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Illustration: Lazaro Gamio/Axios

The announcement Wednesday of Kristalina Georgieva as IMF managing director cements a clear changing of the guard at the world's most important economic institutions.

Why it matters: "Economists tend to have a certain view of how the economy works," Mark Zandi, chief economist at Moody's Analytics, tells Axios. "It’s more difficult to move monetary policy in a significant way because economists have a set framework of how they think about things."

  • "Lawyers don’t have that, so they’re more willing and able to shift."

The new leaders:

  • Fed chair Jerome Powell is not a lifelong central banker or even a PhD economist. He's a lawyer and former private equity manager, who became the first Fed chair without an economics pedigree since the disastrous William Miller whose tenure from 1978—1979 led to U.S. stagflation.
  • Christine Lagarde, the incoming ECB president, is also a lawyer by training and became managing director of the IMF after a career in politics with no real background in central banking.
  • David Malpass, president of the World Bank, is best known for his time in the Reagan administration and at Bear Sterns where months before the financial crisis he wrote an op-ed titled, "Don't Panic About the Credit Market."
  • Kristalina Georgieva, incoming IMF managing director, is a well-respected economist with significant experience. But the the first ever person in that role from an emerging country is a night-and-day change from outgoing director Lagarde and the prototypical leaders of the fund.

Our thought bubble, per Axios' chief financial correspondent Felix Salmon: "Georgieva was also born in post-war Bulgaria, grew up behind the Iron Curtain, and was European Commissioner for Humanitarian Aid and Crisis Management. She’s very different from the French financial technocrats we’re used to."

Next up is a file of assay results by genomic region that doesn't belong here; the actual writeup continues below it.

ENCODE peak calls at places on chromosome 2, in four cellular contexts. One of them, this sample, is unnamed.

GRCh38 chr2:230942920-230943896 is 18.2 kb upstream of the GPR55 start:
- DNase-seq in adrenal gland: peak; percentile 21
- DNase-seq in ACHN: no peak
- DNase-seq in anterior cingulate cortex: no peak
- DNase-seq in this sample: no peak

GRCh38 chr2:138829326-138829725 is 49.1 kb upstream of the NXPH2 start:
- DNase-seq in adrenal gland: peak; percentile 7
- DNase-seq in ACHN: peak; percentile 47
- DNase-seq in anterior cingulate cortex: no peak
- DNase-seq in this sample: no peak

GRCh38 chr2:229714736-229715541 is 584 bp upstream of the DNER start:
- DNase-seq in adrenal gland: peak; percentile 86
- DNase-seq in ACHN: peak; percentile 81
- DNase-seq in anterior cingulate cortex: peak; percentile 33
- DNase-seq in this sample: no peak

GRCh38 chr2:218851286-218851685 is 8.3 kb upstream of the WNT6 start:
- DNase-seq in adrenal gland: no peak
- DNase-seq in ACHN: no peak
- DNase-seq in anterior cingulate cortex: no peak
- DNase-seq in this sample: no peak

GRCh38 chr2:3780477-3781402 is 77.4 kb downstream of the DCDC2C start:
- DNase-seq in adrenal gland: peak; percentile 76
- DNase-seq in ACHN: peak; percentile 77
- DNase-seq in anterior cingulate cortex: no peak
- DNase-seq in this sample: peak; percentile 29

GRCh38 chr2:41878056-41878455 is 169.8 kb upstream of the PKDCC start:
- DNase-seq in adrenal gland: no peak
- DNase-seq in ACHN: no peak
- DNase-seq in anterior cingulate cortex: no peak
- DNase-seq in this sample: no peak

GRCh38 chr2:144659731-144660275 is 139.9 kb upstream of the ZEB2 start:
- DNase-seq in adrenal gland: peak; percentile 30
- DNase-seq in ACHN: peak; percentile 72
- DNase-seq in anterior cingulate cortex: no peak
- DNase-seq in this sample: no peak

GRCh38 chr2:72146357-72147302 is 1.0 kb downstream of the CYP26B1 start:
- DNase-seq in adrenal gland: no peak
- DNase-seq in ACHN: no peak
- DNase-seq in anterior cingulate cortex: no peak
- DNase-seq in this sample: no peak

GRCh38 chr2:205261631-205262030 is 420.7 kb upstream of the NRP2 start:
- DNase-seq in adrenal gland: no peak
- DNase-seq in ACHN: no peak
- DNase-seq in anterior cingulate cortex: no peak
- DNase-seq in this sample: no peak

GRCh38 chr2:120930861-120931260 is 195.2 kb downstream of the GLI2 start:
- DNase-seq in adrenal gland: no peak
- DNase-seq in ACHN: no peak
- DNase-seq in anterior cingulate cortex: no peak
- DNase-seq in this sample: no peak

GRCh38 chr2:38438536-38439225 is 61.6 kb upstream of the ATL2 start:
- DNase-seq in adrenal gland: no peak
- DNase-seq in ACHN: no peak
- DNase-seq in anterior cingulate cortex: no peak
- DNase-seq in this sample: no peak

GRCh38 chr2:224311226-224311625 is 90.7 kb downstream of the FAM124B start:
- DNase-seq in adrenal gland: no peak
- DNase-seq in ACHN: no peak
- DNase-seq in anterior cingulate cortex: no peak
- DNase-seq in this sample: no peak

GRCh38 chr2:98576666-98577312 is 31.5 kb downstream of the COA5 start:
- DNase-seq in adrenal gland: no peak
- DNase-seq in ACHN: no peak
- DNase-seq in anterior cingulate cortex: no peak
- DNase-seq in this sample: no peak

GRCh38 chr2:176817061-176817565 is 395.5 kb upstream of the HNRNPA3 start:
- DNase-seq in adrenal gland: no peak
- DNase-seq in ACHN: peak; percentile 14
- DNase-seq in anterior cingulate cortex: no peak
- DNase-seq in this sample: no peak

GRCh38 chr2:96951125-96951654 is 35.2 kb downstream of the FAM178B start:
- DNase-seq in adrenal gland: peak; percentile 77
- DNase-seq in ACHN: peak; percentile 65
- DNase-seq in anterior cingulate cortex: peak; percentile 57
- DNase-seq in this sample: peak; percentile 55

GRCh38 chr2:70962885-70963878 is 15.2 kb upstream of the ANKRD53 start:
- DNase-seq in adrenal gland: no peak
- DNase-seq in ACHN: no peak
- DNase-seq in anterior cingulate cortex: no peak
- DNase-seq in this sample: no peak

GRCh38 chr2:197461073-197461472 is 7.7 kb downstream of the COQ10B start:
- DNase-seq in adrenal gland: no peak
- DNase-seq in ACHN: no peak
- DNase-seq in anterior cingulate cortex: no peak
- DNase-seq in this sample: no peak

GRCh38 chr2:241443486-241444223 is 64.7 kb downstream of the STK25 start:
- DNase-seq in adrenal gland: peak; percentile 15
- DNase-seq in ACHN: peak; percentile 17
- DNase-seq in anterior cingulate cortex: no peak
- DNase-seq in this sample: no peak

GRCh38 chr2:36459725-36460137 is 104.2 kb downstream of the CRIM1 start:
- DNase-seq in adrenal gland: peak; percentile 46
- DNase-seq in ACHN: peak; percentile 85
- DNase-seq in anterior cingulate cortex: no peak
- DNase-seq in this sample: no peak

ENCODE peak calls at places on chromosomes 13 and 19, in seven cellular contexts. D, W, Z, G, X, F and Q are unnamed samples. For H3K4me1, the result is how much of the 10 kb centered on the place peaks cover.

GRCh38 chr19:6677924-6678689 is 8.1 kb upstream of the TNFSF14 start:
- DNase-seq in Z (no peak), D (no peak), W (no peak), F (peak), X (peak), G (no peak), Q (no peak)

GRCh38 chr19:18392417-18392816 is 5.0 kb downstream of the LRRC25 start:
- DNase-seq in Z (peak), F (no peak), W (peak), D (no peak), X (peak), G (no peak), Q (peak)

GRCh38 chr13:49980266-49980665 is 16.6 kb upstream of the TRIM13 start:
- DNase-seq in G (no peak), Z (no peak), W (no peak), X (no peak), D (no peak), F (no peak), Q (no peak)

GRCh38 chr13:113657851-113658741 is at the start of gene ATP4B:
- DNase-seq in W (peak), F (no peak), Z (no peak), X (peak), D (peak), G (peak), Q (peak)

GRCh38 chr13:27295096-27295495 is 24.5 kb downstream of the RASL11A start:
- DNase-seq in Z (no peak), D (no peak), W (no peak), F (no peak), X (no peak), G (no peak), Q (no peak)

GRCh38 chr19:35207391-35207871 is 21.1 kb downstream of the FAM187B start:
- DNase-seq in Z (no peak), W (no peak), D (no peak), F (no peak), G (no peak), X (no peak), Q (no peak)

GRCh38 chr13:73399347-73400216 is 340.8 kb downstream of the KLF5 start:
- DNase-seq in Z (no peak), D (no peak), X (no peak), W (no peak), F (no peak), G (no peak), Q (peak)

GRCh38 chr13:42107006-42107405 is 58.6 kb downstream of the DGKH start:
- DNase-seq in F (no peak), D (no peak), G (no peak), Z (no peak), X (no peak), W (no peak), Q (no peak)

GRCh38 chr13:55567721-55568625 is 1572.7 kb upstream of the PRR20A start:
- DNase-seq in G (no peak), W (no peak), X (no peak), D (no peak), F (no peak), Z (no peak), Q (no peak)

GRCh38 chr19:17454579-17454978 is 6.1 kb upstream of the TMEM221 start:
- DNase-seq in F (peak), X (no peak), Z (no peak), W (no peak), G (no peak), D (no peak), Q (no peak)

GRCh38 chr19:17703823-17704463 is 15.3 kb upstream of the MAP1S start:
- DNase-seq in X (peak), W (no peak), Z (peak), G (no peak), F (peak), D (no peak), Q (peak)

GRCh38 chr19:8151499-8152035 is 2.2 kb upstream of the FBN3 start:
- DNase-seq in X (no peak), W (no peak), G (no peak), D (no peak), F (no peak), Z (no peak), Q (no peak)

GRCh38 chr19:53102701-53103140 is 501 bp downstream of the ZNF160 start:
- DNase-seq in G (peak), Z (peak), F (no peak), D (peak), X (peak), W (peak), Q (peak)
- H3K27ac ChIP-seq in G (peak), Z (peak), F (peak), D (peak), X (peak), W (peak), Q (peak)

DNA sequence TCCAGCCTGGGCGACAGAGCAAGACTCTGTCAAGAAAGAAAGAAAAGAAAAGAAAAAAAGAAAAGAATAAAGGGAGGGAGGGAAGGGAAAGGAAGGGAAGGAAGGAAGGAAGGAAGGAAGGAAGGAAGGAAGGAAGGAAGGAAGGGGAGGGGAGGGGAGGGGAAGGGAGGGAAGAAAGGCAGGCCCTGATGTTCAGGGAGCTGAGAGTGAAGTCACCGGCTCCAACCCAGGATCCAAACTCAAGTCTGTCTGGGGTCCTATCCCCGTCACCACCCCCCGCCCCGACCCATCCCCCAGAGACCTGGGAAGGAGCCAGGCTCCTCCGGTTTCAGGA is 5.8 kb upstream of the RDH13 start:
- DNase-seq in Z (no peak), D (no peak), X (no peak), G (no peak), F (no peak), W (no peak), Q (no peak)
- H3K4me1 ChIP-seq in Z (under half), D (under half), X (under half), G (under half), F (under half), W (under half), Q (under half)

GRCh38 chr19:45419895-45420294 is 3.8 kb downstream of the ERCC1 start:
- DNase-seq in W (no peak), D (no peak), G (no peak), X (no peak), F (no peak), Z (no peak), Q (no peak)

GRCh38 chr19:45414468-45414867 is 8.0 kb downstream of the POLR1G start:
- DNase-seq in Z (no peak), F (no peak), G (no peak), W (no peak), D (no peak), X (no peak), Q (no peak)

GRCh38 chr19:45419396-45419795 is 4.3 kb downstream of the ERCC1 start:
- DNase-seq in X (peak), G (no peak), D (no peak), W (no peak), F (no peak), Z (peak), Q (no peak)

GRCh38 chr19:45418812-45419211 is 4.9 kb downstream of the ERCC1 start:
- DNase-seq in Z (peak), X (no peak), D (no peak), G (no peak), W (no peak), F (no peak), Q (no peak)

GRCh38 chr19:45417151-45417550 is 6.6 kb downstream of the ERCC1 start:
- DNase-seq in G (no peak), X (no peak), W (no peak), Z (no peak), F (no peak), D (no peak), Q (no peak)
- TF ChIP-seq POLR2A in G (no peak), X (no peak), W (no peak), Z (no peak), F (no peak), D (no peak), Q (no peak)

The intrigue: The economic world's new leaders arrive as politicians like U.S. real estate mogul and reality TV star Donald Trump, Ukrainian comedian Volodymyr Zelensky and formerly fringe politicians like Mexico's Andrés Manuel López Obrador and Brazil's Jair Bolsonaro have become leaders of some of the world's most important democracies.

The bottom line: These atypical appointees are taking over the world's top institutions at a time of unprecedented global uncertainty and change.

  • Global debt is at an all-time high and central banks are re-evaluating their policy tools. The typical structures that have upheld banking, the economy and even money itself are being completely upended.
  • Their arrival could bring a flood of fresh new thinking, but could also leave the world's most important financial decisions up to folks who are not up to the task.

Editor's note: This article has been corrected to show William Miller was Fed chair from 1978-1979 (not 1979-1981).

Go deeper

America's child care sticker shock

Illustration: Sarah Grillo/Axios

Parents looking to return to the job market may find child care options have gotten pricier — and that's if they can enroll their kids at all.

Why it matters: The fate of the recovery partially relies on the return of parents who left the workforce to care for their children.

Biden's major border shake-up

A migrant family waits to be taken to a Border Patrol processing facility after crossing the Rio Grande River. Photo: Brandon Bell/Getty Images

Vice President Kamala Harris' trip to the border on Friday will play out amid the Biden administration widening shake-up of U.S. border policy and leadership.

Driving the news: Rep. Henry Cuellar (D-Tex.) tells Axios that he's been advised by a border official that as soon as mid-July the Biden administration will end all use of Title 42, a Trump-era policy citing coronavirus as rationale to block migrants at the border.

DeSantis signs law requiring college faculty, students to take surveys on beliefs

Florida Gov. Ron DeSantis. Photo: Joe Raedle/Getty Images

Florida Gov. Ron DeSantis (R) signed legislation requiring state colleges and universities to annually survey their students, faculty and staff about their beliefs to ensure "viewpoint diversity and intellectual freedom."

Why it matters: The legislation doesn't specify for what the survey results will be used, but at a press conference on Tuesday DeSantis said that schools found to be "indoctrinating" students aren't "worth tax dollars" and are "not something we’re going to be supporting going forward."